Sometimes the highest hurdles in our path are products of our own creation. Self-destructive behaviors that keep us from thriving physically, emotionally and professionally stem from fears and insecurities in our own minds. We train ourselves to overlook these behaviors, blaming other factors for the lack of success and happiness in our lives.
Be it alienating people or setting ourselves up for failure with a self-defeating mindset; indulging in habits we know are bad for us or harming our physical selves – self-sabotaging behaviors are reflections of our dark Shadow Selves. Psychologists believe these could be a person’s coping mechanism in the face of stress or social demands. Others feel they’re manifestations of a feeling of unworthiness.
Self-destructive behaviors come in many forms, some more extreme than others. If you feel you’re caught in a web of self-sabotaging behaviors, confronting your demons is the first step to breaking the cycle. Here are some forms of self-destructive behavior:
1. Defeatist mindset
If you convince yourself of failure even before you attempt to take on a challenge, you will fall short. Thoughts such as “I’m going to fail, I just know it” and “this will completely destroy me” often act as self-fulfilling prophesies.
2. Failing to act
You know you’re doing something bad, yet you do nothing to remedy the situation. This may be a passive manifestation, but it is nevertheless self-destructive.
3. Unhealthy relationship with food
This covers both ends of the spectrum and prevents healthy living. Overeating is a quick route to long-term health problems. We know this, yet we stuff ourselves with unhealthy food. The other extreme is under-eating. Those going down this path falsely convince themselves they’re benefiting their bodies. But often this behavior is a result of poor self-image and psychological issues.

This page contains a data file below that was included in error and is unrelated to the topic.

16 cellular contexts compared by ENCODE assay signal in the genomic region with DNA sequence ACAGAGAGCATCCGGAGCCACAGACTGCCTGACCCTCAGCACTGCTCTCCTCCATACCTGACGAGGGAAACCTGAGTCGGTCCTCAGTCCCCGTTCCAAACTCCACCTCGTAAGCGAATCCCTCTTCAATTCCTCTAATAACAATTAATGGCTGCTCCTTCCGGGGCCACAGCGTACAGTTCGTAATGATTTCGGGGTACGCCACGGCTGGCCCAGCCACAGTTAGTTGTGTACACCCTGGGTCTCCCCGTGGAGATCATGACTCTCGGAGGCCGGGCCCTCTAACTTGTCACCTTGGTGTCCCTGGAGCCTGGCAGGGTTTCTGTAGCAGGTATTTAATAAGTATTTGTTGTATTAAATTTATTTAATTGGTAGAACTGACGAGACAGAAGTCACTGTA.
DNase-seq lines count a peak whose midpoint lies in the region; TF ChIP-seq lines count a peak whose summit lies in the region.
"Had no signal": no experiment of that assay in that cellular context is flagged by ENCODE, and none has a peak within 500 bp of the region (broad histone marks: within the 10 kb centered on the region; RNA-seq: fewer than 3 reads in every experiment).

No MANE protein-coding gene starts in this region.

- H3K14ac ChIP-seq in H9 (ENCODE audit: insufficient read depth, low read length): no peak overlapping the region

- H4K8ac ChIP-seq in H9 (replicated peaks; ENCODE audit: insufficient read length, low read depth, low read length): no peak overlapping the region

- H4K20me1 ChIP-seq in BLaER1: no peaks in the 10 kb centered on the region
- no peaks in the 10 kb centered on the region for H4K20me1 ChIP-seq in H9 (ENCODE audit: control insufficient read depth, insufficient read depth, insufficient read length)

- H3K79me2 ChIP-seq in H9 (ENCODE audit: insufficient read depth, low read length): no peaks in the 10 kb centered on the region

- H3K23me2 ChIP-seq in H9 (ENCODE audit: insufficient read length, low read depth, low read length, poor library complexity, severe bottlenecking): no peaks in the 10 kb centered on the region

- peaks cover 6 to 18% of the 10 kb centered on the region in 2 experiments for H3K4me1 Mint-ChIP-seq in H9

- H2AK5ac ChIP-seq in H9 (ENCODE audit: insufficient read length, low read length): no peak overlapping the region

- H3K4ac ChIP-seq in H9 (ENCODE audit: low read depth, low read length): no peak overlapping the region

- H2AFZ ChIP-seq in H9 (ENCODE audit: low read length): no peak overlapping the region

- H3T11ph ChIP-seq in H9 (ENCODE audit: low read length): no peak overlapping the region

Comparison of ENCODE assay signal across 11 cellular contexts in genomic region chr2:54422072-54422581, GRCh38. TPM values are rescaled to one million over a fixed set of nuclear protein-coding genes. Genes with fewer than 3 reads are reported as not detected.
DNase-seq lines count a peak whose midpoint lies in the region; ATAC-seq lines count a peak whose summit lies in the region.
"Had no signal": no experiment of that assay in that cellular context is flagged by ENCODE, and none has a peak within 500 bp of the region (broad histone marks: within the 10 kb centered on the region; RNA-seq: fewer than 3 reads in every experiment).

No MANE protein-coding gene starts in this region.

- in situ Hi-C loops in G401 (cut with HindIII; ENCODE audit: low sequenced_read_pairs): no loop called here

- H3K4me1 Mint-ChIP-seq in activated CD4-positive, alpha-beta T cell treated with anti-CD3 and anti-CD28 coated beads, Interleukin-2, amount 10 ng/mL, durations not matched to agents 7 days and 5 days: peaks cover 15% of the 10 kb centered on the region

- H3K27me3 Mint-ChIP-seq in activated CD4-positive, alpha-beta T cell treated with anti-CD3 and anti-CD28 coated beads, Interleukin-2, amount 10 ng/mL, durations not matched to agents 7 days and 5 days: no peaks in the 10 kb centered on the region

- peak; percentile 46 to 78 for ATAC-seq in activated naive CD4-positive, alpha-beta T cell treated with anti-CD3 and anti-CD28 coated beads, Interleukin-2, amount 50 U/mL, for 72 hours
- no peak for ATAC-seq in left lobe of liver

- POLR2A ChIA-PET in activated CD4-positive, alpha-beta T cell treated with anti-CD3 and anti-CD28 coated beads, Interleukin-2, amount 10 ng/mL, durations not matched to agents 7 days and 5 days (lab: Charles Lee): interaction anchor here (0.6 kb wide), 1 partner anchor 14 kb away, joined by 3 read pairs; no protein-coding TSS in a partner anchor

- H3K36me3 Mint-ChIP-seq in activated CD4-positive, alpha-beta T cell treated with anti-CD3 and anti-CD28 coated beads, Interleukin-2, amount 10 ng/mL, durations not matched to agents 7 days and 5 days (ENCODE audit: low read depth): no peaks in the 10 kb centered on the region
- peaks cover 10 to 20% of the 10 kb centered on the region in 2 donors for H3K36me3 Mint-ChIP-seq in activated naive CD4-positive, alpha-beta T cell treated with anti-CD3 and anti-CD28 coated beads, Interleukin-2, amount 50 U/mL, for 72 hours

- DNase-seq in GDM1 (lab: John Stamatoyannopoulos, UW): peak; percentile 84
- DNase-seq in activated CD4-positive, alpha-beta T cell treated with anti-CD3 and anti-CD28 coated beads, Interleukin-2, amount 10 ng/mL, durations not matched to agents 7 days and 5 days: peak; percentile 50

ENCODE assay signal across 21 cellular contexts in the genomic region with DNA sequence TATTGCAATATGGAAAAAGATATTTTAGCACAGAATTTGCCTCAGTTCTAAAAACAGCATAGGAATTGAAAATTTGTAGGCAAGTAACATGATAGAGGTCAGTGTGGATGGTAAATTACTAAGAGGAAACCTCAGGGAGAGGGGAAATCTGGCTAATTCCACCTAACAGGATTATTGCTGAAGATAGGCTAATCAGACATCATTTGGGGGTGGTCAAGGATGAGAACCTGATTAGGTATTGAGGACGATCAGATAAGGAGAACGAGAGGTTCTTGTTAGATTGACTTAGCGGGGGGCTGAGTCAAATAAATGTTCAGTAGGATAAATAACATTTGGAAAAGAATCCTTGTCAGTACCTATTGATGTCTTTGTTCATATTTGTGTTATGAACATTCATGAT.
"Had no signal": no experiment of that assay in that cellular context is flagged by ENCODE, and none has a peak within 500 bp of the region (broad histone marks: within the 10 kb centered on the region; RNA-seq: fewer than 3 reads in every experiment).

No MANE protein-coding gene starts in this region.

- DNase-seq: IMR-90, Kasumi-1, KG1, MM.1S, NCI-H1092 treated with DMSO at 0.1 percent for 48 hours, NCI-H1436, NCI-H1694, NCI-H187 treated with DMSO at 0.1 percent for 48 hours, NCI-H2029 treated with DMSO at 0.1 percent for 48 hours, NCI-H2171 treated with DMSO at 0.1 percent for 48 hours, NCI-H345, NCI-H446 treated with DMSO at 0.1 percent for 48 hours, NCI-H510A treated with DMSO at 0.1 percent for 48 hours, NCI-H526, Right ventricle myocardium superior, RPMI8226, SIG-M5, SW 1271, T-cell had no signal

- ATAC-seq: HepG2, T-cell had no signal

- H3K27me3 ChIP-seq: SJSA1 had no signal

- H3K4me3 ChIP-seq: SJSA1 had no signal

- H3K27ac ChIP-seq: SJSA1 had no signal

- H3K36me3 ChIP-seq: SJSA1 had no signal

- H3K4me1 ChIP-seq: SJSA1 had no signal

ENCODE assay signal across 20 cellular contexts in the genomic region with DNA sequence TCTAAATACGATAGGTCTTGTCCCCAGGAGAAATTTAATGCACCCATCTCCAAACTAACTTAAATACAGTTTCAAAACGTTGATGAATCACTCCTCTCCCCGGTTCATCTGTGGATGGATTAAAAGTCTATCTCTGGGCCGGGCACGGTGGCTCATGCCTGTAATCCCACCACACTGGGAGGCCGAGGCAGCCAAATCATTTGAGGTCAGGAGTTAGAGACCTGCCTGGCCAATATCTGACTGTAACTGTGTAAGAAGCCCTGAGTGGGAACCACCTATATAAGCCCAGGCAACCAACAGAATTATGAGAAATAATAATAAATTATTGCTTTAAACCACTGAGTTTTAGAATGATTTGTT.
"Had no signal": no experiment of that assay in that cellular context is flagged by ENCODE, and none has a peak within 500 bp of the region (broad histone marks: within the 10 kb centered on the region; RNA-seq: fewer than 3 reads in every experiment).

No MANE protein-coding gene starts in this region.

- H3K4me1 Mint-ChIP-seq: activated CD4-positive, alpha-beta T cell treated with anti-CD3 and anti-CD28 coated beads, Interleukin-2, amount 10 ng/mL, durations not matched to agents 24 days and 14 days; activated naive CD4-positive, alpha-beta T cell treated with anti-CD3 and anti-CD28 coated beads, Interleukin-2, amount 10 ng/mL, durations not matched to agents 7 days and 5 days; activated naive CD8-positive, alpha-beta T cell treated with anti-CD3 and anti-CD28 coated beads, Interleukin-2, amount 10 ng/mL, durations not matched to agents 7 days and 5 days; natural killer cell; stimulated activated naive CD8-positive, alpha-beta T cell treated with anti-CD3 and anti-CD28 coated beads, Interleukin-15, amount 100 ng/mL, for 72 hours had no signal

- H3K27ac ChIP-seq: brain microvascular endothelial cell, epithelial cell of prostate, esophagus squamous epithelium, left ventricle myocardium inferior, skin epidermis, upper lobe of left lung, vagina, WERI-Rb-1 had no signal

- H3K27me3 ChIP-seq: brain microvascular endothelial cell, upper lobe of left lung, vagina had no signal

4. Forced incompetence
Lack of confidence in our abilities sometimes makes us portray ourselves to others as unintelligent or incapable, creating an unnecessary hurdle that keeps us from reaching our full potential.
5. Malicious behavior
If you go out of your way to make others miserable with words and deeds, karma will catch up. A self-destructive person will eventually find himself socially isolated, perhaps even with legal and health issues.
6. Harming yourself
This is an extreme form of destructive behavior that is a sign of self-hatred and can end up causing severe mental and physical harm.
When we spend all our time wallowing in self-pity, it’s impossible to shake off the negativity and act to improve the situation.
8. Substance abuse
Drug and alcohol abuse as a way of escaping ones troubles ends up destroying not just our own lives but also those of friends and family.
9. Pushing people away
Deliberately being obnoxious and behaving anti-socially just to push people away is another form of destructive behavior. Self-inflicted social isolation can be very damaging.
10. Ignoring emotions
Refusing to acknowledge emotions – positive or negative – can create many forms of mental and psychological illnesses.
11. Refusing help
When they see you’re struggling, people who care deeply about you will offer help or advice. But a self-destructive person turns them away, refusing to go to rehab or therapy to address the problem.
12. Illusion of self-sacrifice
Some people create an illusion of self-sacrifice, pretending they’ve given up on their ambitions for the sake of others. They need to feel noble and altruistic. In truth they lack the confidence to pursue their dreams.
13. Impulsive spending
Spending hours impulsively shopping online, at retail stores or compulsively gambling are also self-destructive behaviors because they jeopardize financial stability and shatter peace of mind.
14. Neglecting oneself
This can be physical or mental. Maintaining unhealthy habits, not exercising, eating poorly, sacrificing sleep and generally neglecting your own physical well-being is self-destructive. So is ignoring psychological issues like anxiety and depression.
15. Sabotaging relationships
When one feels unworthy, it seeps into the closest personal relationships through destructive tendencies like jealousy, possessiveness, emotional manipulation and – in extreme cases – violence. Most ties snap under the weight of such formidable stresses.
Consciously or unconsciously, a self-destructive person sabotages all prospects of his or her own happiness and success. If you recognize these symptoms in yourself, acknowledging the problem is the vital first step in the process of reform and self-growth.